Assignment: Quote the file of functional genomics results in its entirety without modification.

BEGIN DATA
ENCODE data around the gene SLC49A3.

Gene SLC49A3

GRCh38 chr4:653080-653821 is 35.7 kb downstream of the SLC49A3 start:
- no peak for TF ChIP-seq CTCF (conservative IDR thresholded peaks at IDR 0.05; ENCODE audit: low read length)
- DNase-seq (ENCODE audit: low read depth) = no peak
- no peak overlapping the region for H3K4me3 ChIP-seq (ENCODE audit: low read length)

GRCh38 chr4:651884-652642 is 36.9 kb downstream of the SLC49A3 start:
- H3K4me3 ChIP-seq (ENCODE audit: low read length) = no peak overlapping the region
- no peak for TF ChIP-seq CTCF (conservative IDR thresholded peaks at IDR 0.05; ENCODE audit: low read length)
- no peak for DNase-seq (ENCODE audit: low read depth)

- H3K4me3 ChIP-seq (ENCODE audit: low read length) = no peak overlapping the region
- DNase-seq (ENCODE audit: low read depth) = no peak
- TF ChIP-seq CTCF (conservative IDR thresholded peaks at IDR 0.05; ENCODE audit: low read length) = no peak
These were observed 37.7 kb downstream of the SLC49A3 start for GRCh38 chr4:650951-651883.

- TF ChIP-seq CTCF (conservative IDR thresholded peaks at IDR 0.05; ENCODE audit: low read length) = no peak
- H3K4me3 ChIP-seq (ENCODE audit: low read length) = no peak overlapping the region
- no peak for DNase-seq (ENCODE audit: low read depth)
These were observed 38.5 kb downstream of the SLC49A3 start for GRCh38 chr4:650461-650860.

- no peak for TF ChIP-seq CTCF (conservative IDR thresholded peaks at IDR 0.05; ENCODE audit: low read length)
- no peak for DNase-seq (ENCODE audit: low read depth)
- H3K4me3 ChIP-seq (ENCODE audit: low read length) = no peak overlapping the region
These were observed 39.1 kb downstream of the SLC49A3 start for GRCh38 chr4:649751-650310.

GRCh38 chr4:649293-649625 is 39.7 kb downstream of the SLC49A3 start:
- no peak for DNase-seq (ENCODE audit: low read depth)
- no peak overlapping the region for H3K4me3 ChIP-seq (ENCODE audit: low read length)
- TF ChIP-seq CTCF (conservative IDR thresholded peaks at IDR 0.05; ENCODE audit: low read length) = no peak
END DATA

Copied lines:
ENCODE data around the gene SLC49A3.

Gene SLC49A3

GRCh38 chr4:653080-653821 is 35.7 kb downstream of the SLC49A3 start:
- no peak for TF ChIP-seq CTCF (conservative IDR thresholded peaks at IDR 0.05; ENCODE audit: low read length)
- DNase-seq (ENCODE audit: low read depth) = no peak
- no peak overlapping the region for H3K4me3 ChIP-seq (ENCODE audit: low read length)

GRCh38 chr4:651884-652642 is 36.9 kb downstream of the SLC49A3 start:
- H3K4me3 ChIP-seq (ENCODE audit: low read length) = no peak overlapping the region
- no peak for TF ChIP-seq CTCF (conservative IDR thresholded peaks at IDR 0.05; ENCODE audit: low read length)
- no peak for DNase-seq (ENCODE audit: low read depth)

- H3K4me3 ChIP-seq (ENCODE audit: low read length) = no peak overlapping the region
- DNase-seq (ENCODE audit: low read depth) = no peak
- TF ChIP-seq CTCF (conservative IDR thresholded peaks at IDR 0.05; ENCODE audit: low read length) = no peak
These were observed 37.7 kb downstream of the SLC49A3 start for GRCh38 chr4:650951-651883.

- TF ChIP-seq CTCF (conservative IDR thresholded peaks at IDR 0.05; ENCODE audit: low read length) = no peak
- H3K4me3 ChIP-seq (ENCODE audit: low read length) = no peak overlapping the region
- no peak for DNase-seq (ENCODE audit: low read depth)
These were observed 38.5 kb downstream of the SLC49A3 start for GRCh38 chr4:650461-650860.

- no peak for TF ChIP-seq CTCF (conservative IDR thresholded peaks at IDR 0.05; ENCODE audit: low read length)
- no peak for DNase-seq (ENCODE audit: low read depth)
- H3K4me3 ChIP-seq (ENCODE audit: low read length) = no peak overlapping the region
These were observed 39.1 kb downstream of the SLC49A3 start for GRCh38 chr4:649751-650310.

GRCh38 chr4:649293-649625 is 39.7 kb downstream of the SLC49A3 start:
- no peak for DNase-seq (ENCODE audit: low read depth)
- no peak overlapping the region for H3K4me3 ChIP-seq (ENCODE audit: low read length)
- TF ChIP-seq CTCF (conservative IDR thresholded peaks at IDR 0.05; ENCODE audit: low read length) = no peak